I - From 2D-echo to 3D-echo
Left ventricular ejection fraction and volume measurements provide information regarding the prognosis and management of a large proportion of patients suffering from cardiovascular diseases (1-4) and 2D-echo is the most frequently used diagnostic tool (5). However, this imaging technique is limited because it relies on geometric assumptions to calculate the diferent parameters which may introduce important errors.
First-generation scanners for 3D-echo
3D-echo methods have been developed to aquire multiple slices of the left ventricle precisely to avoid having to do geometrical assumptions. But to calculate left ventricular volumes, first-generation scanners offer such limited image quality that offline manual tracings of endocardial borders are still needed when using these scanners. Furthermore, limited computer technology causes data processing to be slow.
Second-generation scanners for 3D-echo
Second-generation full matrix-array transducers have helped to overcome these limitations. These scanners are made up of 3000 simultaneously transmitting elements, that are capable of near real-time acquisition of larger pyramidal 3D datasets from an apical acoustic window. They offer improved image quality and spatial resolution, improved endocardial visualisation with harmonic imaging and larger pyramidal volumes.
II - Data analysis of 3D-echo images
Semiautomated detection of left ventricular volumes and ejection fraction
Until now, data analysis of 3D-echo images had been based on a 2D approach, relying on the selection of 2D-echo images obtained from the apical views and on a manual or semiautomated tracing of endocardial borders. This was a very time-consuming procedure that made it unsuitable for daily clinical practice.
Recently, a new technique for semiautomated detection of left ventricular endocardial borders from 3D images obtained from transthoracic 3D-echo datasets is available. It is now feasible to perform a quantitative assessment of left ventricular volume and ejection fraction with accurate results.
How this technique works
To use this new method, data needs to be acquired in the full volume mode. This is a near real-time technique that requires temporal registration of a number of sub-segments acquired from four consecutive beats.
It analyses 3D-echo datasets by performing a semiautomated left ventricular endocardial surface detection. The operator needs only to orientate the major axis of the left ventricle and to mark five points in the endocardial surface: the mitral anterior, inferior, lateral and septal annulus and the apex.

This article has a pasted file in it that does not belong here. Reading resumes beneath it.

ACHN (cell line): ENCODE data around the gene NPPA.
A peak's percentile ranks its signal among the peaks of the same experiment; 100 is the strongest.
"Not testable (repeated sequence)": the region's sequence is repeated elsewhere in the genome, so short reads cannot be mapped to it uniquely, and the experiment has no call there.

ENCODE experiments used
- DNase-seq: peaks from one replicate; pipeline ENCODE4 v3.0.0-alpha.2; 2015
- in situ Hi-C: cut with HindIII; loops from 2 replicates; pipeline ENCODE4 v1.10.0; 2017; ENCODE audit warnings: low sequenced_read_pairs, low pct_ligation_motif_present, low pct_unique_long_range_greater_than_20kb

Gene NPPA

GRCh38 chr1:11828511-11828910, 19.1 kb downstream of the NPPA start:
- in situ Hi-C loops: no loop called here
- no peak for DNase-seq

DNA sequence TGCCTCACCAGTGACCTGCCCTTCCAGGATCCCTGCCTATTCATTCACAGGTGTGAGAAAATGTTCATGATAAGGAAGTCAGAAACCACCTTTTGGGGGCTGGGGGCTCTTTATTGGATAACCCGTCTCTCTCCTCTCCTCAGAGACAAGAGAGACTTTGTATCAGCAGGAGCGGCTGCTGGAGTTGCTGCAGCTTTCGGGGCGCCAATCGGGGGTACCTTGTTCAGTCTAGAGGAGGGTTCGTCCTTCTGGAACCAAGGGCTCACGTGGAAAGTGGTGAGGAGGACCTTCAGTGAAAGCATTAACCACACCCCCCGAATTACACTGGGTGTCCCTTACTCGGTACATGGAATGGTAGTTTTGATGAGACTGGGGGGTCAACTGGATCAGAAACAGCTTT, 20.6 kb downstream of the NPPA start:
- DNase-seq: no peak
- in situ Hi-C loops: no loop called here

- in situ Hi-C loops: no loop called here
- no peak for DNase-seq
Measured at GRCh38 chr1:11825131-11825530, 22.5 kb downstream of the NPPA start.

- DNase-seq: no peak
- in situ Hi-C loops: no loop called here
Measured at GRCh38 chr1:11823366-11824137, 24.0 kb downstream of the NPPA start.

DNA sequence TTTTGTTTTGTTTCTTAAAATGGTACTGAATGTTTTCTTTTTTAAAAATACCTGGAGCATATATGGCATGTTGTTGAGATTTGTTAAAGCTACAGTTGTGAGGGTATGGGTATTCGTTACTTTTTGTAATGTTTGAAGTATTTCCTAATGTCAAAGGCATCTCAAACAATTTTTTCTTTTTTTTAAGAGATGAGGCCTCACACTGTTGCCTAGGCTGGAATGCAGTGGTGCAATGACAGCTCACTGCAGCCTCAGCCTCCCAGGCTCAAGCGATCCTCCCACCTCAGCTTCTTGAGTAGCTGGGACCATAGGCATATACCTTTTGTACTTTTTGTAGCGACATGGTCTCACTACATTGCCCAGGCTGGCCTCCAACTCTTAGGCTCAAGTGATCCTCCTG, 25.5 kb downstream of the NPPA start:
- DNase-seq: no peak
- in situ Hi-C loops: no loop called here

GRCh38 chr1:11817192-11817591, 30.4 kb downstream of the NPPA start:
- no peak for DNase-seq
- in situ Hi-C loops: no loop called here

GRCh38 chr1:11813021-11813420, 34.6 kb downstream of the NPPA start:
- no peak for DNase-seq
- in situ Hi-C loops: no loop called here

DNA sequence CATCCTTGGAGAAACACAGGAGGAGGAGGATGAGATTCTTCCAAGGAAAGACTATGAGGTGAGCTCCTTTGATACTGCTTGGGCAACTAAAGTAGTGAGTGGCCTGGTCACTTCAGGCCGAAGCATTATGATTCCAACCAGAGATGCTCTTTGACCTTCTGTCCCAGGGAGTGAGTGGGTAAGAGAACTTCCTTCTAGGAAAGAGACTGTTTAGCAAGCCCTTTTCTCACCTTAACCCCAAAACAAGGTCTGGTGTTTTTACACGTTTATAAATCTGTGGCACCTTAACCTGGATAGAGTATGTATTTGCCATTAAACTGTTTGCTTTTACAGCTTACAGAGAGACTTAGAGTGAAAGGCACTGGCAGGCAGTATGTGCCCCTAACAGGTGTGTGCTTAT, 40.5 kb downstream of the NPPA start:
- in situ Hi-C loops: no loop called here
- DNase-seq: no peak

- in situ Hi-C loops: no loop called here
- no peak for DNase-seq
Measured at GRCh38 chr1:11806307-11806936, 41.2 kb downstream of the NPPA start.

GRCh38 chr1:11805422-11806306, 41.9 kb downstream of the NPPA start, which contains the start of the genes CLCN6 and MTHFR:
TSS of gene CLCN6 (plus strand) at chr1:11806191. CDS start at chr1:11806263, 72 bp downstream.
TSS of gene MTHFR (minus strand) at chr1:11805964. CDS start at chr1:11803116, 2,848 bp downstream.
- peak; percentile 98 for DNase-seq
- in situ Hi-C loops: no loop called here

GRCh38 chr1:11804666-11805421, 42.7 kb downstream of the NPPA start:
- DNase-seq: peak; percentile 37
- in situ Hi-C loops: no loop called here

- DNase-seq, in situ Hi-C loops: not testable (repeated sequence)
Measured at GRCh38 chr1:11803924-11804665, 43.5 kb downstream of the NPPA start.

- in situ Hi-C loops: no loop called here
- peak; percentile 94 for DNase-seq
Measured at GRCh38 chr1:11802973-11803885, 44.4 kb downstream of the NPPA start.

This unique approach allows to speed up the process, which only requires a manual selection of 5 points at different levels in two long-axis planes. Once this selection is completed, the endocardial surface is traced (figure 1) and manual modifications can be made in order to correct any detection defect found by the operator. The resulting left ventricular volumes can be visualised from different points of view, and can be quantified. Furthermore, the global left ventricular volume can be divided into 17 segments so as to be able to assess the alterations in the regional systolic function of the left ventricle (figure 2).
However, the fact that this type of data analysis requires temporal registration of a number of sub-segments acquired from four consecutive beats limits this technique.
Patients with severe dyspnoea, atrial fibrillation and cardiac arrhythmias, for instance, cannot easily be studied in this way. And despite the increased width of the pyramidal scan volume available with second generation matrix transducers, patients with severely dilated hearts cannot be adequately assessed either. Further studies need to be performed to better define the applicability of this technique in these populations.
Regarding costs, it is useful to keep in mind as well that to perform 3D-echo, a specific device and probe are necessary, whose costs are superior to conventional ones. Once these tools are acquired, the time necessary for each examination is similar to a conventional echo study.
The content of this article reflects the personal opinion of the author/s and is not necessarily the official position of the European Society of Cardiology.
Temporal resolution of 3D-echo images is reduced in comparison to 2D-echo images but 3D-echo images render increased spatial resolutions that allow more accurate measurements. The major limitation of our analysis technique remaining is the need to manually initialise the endocardial surface, which is a subjective procedure. Nevertheless, this technique is fast and reproducible.